Even though conditions remain thin in the Sierra Nevada backcountry there’s good skiing to be had. Heading back down to the Eastside after a great trip last week the idea was to try and stay on north aspects, and maybe get a little adventurous if possible. Rather than heading to the southern stretch of the range this conditions report comes from the middle portion of the forecast area.
We started our mission with the idea to head to Mt. Wood’s vast north side and were greeted by the first rays of bright morning light. It was a gorgeous Sierra day, but the line we wanted to ski didn’t really seem like that good of a call as we got closer and gained a better view. Go figure, although the views of Mt. Wood (seen above), Mt. Gibbs,
and the Dana Plateau were enough to remind us how lucky we were to be down within striking distance of such amazing ski objectives. With a clear understanding that our primary objective was a better call for another day we retreated and set off for the Dana Plateau with beta from a good friend that at least a few lines were holding decent coverage.
The skin up V-Bowl was smooth, although the ski out was a bit cruxy. The thin cover was tough to negotiate on the out, and like the lower elevation conditions Jeff and I found last week out of Big Pine, the blower powder that was fun to wiggle through isn’t quite as full-on fun as light snow usually is, especially this season, since there’s lurking rocks and stumps waiting to bite you.
We proceeded to skin up Coke Chute,
then switched to booting. Conditions showcased edgeable, cold, chalky winter snow.
From the top of the Dana Plateau it was nice to get the classic views of Tuolumne Meadows, North Peak and Mt. Conness,
as well as Mt. Dana. You can just barely see the Dana Couloir to the far looker’s left in this photo, as well as the top of the Solstice Couloir and the other alternate lines falling off Dana’s looker’s right shoulder.
Since a friend had skied the Ripper Chute recently we figured that’d be our best bet. Jeff and I had skied Ripper a few times each while for our buddy Tom it was his first time. Ripper isn’t necessary a rowdy line…unless you have a thin snow year like this one and conditions are firmer than they are softer. In any case, Ripper looked pretty nice from the top,
so we “dropped” in. Dropped has quotes around it here because it took a few vertical feet for our group to loosen up. At first we all felt like we were on more of a mountaineering adventure than a ski mountaineering adventure. The snow was fully edgeable, much like Coke Chute felt on the way up, but was firm enough and steep enough to send you if you were off on a given turn. The further along we got the skiing got better and better.
With beta from our buddy we carefully scoped a very small ice bulge that was easy to bypass about 2/3rd’s into the line,
and kept skiing. Here Jeff makes the choke of the couloir look pretty inviting.
By the time we found our way to the end of the line the alpenglow was setting in, which made for a couple of great shots exiting the couloir,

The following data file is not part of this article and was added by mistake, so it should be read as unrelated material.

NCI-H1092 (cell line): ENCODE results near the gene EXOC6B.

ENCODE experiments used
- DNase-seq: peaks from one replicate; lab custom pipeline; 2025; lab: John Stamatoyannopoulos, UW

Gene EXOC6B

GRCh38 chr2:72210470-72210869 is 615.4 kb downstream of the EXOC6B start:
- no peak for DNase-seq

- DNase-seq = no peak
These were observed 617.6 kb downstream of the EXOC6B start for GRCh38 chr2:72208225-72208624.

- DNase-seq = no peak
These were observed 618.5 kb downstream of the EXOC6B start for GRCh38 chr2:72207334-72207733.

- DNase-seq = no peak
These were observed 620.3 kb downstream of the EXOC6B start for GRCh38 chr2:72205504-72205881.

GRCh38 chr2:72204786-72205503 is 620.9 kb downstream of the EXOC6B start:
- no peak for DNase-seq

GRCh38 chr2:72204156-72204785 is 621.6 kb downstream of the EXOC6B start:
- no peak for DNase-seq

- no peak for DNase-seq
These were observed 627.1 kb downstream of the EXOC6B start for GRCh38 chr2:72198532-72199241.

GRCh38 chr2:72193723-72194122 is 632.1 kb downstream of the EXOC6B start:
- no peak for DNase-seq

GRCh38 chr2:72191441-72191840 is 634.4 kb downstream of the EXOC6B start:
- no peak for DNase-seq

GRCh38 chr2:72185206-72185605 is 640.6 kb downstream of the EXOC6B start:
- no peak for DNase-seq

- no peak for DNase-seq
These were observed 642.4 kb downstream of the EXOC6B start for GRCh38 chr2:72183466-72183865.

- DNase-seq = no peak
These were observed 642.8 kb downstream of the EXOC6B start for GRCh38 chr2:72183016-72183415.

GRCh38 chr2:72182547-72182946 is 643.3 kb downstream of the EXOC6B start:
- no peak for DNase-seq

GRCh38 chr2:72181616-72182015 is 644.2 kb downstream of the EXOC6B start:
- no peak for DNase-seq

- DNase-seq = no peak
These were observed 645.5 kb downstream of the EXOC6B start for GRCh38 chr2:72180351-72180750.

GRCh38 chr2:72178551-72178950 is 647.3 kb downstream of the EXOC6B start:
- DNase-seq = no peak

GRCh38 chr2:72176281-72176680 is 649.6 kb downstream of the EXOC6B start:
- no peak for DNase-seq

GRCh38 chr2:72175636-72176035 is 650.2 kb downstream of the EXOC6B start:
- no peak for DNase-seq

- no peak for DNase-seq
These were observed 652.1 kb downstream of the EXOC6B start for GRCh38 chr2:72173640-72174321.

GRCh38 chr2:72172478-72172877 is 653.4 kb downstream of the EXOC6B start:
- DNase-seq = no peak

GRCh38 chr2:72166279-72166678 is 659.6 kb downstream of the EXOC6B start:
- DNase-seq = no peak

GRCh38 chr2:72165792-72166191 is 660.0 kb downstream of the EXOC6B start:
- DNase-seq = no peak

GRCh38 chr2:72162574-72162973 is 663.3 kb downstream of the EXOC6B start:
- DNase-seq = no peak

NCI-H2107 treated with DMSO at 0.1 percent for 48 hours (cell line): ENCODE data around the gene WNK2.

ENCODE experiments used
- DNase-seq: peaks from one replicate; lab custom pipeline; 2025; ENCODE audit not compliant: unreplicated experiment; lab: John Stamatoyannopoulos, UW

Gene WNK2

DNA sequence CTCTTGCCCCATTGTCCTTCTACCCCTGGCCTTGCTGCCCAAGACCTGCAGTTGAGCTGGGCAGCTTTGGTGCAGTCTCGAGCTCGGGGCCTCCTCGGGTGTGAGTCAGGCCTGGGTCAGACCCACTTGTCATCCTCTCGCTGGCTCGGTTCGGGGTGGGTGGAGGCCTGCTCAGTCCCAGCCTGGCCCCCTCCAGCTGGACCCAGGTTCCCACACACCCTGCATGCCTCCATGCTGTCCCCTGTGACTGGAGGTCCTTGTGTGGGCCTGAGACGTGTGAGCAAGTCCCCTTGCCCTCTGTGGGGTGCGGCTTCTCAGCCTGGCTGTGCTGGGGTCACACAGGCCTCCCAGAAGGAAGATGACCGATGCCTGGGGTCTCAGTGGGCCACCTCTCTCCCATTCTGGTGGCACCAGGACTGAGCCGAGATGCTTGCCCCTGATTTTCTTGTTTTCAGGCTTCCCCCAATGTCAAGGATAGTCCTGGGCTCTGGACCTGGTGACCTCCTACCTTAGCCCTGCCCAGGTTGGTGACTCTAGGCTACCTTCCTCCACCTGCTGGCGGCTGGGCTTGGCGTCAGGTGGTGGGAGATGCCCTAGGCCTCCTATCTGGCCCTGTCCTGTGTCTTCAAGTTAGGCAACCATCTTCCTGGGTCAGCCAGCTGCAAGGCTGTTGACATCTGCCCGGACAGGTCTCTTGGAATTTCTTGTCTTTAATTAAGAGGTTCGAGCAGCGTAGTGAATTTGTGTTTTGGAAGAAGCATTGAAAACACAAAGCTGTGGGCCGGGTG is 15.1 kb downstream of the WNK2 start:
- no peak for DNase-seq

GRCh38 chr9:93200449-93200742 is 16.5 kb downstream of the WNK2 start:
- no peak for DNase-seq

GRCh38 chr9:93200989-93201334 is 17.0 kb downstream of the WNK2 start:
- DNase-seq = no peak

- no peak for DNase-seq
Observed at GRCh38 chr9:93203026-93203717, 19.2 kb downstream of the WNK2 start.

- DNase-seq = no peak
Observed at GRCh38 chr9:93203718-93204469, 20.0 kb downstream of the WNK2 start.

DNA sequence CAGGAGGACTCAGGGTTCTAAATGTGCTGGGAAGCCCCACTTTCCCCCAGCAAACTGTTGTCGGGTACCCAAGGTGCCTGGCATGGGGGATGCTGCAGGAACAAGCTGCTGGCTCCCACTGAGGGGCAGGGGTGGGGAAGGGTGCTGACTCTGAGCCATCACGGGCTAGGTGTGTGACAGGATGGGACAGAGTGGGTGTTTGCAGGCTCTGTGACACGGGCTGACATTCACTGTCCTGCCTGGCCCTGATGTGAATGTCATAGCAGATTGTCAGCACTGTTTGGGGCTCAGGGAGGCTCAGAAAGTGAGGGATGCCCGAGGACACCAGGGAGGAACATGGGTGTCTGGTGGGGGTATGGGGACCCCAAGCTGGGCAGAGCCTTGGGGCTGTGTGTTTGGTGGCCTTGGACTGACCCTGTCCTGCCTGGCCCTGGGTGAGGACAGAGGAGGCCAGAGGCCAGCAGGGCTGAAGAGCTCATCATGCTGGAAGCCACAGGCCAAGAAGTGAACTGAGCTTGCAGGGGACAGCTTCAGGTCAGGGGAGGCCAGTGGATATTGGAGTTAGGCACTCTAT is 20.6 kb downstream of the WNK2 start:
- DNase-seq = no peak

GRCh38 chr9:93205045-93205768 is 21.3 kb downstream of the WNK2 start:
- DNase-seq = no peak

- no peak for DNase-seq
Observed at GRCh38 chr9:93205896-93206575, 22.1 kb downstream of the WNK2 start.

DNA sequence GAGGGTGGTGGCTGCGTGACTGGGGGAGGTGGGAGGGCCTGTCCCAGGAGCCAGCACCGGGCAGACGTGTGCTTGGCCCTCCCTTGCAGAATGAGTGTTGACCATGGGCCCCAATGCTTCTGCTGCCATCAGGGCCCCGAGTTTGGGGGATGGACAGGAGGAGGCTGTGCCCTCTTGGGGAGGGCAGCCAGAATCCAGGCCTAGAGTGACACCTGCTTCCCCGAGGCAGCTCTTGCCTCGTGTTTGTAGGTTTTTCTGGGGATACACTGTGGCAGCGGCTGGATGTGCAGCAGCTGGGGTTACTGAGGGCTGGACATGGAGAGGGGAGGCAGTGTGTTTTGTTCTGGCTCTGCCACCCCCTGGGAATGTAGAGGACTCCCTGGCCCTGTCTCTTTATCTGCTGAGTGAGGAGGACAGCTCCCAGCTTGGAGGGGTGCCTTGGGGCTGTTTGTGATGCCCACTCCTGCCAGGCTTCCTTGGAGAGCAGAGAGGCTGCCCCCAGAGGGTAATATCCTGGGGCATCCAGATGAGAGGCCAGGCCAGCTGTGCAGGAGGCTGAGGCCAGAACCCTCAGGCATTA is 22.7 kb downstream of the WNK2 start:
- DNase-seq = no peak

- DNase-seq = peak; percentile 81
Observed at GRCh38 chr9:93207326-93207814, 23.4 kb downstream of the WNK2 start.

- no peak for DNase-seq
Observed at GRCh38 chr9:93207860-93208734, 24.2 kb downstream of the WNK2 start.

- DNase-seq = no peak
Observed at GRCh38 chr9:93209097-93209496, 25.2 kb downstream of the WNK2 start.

and skiing down the apron.
Since we had started on Mt. Wood early, retreated, hit up Mono Mart for some extra fuel, then casually made our way back up Dana Plateau a lot of time had passed without much of a notice by any of us until the alpenglow kicked in. This definitely made the lower portion of V-Bowl interesting, but we managed to get back to the car and were pretty fired up on another great day of skiing on the Eastside.
Looking ahead, once again, there are some areas of the Eastern Sierra holding worthy snow for a ski tour. You need to be selective, but it’s there. I’ve been told there’s some worthy snow in the local Mammoth backcountry (The Mammoth Crest and Sherwins areas), and overall north facing chalk where coverage is adequate is what you should expect if you make a trip. In terms of weather “The Dweeb” is forecasting more of the same until the end of the month until a rather large pattern change is coming online at the turn of the month. Don’t hold your breath, but it’s better than nothing for now. In terms of avalanche danger here are a few highlights from the most recent Eastern Sierra Avalanche Center Report:
“the snowpack is reacting to the colder temperatures. All the ingredients are in place- a shallow snowpack with large differences in temperatures between the ground and the snow surface, and cold clear nights and no precipitation. The result of mixing these ingredients is rounded, wind packed snow grains are showing signs of faceting- sharp edges and larger clusters of grains are forming- all because of the big change in temperature over a short distance. Underneath the slab formed from the end of January storms is weak, brittle depth hoar, a fragile scaffold of low density, sugary snow. To see these changes, take a handful of sun crust and look at the bottom of the crust. You’ll see large particles with lots of air space between the crystals. The crust can be crushed now where a week ago, it would break into large pieces because it was stronger that it is now. Disintegrating crusts, surface hoar, mid pack facets and depth hoar are not an avalanche problem until they are buried by new snow. If dry weather continues for another two weeks, sugar snow sluffs could occur on short steep slopes. This happened during the dry winter of 2007 and conditions are setting up for a return to those conditions.”